The Arryl House ruins are a small but highly interesting part of Clermont
State Historic Site, "Hudson River seat of New York's politically and socially prominent Livingston family".
The famous mansion estate was established in 1728 by Robert Livingston, Jr. His
grandson Chancellor Robert Livingston, "most prominent Livingston of
all," drafter of the Declaration of Independence, administer of Oath to
Washington, and developer of steamboat technology (with Robert Fulton), built
Arryl House, also known as New Clermont, in 1792.
The new house was shaped like the letter "H" and its long-side, over one-hundred feet, faced the Hudson River. It was built near an orangery, and inside the house was a library of over 4,000 volumes. Arryl House burned in November 1909, and an official sign at the park states the fire may have been caused by an ember from a passing locomotive tossed eastward on that windy night. The Livingston family preserved the ruins as a memorial to its builder, and the park today preserves some of the walls of the house, although more of the ruins were removed by State Parks some years back due to safety concerns.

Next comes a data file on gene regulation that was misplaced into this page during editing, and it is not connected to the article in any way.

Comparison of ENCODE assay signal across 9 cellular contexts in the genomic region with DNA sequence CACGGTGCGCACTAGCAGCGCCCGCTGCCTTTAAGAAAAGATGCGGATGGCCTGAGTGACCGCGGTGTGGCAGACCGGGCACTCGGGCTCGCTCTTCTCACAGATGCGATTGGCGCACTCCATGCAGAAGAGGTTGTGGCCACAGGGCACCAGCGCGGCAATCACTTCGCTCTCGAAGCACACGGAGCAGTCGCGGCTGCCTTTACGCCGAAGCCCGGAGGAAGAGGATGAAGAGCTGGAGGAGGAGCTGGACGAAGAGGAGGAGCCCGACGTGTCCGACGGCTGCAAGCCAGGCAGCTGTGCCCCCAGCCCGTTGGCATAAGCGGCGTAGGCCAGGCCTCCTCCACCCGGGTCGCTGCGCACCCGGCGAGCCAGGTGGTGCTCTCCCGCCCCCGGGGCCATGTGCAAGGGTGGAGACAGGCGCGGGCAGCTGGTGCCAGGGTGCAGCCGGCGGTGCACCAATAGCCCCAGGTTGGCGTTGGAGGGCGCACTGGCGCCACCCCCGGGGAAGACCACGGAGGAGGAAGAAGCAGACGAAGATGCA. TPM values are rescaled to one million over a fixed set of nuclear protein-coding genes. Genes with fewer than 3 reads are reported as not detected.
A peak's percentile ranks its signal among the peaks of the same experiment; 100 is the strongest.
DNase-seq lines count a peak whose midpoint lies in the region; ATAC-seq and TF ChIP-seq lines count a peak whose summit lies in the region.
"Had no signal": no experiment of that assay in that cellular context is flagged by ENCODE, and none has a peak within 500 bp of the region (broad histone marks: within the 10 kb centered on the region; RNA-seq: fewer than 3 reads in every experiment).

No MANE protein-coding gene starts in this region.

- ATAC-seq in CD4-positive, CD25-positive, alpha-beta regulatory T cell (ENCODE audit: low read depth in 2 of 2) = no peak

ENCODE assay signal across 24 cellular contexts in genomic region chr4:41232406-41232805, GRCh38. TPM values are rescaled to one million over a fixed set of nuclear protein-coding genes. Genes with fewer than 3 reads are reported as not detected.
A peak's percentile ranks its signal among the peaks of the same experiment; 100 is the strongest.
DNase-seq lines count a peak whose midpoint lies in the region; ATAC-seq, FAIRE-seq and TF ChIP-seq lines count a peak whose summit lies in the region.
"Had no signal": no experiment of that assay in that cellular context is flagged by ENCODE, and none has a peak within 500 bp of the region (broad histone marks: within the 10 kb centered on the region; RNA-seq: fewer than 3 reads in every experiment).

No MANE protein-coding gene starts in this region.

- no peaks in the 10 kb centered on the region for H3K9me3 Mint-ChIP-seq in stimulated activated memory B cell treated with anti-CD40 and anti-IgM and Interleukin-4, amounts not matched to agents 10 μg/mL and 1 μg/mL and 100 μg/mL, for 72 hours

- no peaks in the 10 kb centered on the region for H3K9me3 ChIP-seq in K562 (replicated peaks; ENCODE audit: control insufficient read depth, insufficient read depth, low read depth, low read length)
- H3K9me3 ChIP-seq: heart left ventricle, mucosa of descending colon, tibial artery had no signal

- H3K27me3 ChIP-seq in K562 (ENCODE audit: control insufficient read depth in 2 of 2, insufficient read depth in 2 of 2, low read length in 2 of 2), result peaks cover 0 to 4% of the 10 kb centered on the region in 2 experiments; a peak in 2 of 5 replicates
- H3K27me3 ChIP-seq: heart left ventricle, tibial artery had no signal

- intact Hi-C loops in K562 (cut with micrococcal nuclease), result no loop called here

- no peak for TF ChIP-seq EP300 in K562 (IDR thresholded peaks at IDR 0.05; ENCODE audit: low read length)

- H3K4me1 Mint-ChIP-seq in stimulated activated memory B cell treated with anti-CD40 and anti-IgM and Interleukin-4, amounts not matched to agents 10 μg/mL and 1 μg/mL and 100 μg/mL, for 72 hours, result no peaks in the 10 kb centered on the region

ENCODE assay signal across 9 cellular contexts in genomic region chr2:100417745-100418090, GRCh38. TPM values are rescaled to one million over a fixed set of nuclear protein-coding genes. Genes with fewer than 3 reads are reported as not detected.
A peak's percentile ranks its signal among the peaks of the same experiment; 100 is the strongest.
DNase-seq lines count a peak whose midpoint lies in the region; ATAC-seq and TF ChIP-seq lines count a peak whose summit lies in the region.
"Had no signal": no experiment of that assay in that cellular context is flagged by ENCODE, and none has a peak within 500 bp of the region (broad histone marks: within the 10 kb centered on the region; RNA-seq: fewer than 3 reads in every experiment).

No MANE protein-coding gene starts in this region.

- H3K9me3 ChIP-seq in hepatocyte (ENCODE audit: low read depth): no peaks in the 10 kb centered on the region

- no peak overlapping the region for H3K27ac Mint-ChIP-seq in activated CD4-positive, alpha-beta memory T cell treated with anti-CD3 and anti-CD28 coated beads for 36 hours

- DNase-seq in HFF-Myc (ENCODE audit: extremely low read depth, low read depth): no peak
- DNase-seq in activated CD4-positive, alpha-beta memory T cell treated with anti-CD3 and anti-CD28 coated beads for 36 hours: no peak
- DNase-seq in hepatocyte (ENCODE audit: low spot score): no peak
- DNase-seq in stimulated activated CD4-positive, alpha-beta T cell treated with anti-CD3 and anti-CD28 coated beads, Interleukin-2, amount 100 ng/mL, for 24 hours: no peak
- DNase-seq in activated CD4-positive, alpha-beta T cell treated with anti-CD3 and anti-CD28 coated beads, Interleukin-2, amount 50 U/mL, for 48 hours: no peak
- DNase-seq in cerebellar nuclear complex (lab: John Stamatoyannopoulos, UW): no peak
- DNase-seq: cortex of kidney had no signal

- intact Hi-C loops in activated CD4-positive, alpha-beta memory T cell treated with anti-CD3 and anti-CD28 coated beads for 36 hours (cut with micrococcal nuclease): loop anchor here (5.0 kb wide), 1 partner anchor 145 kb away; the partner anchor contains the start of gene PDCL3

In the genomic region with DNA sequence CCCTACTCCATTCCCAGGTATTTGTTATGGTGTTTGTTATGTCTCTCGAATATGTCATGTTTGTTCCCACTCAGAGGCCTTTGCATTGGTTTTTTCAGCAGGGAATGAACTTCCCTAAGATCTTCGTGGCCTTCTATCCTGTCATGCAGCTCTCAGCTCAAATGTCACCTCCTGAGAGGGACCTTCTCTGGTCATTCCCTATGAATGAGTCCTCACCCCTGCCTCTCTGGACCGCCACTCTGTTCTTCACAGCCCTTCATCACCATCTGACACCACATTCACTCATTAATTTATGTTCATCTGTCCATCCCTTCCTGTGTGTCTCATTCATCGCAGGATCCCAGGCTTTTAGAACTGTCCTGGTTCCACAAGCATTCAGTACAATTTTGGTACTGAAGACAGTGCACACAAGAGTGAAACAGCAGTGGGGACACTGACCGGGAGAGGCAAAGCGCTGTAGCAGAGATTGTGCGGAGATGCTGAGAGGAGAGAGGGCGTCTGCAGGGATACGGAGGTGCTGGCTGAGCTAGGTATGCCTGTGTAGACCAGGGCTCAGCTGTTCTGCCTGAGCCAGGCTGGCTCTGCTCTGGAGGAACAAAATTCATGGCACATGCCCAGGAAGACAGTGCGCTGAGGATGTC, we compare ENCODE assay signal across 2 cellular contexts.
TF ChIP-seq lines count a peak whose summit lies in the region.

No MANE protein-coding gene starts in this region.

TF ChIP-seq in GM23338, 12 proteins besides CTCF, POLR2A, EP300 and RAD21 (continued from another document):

Yaz’ Hudson Valley Ruins and Abandoned Buildings, etc.
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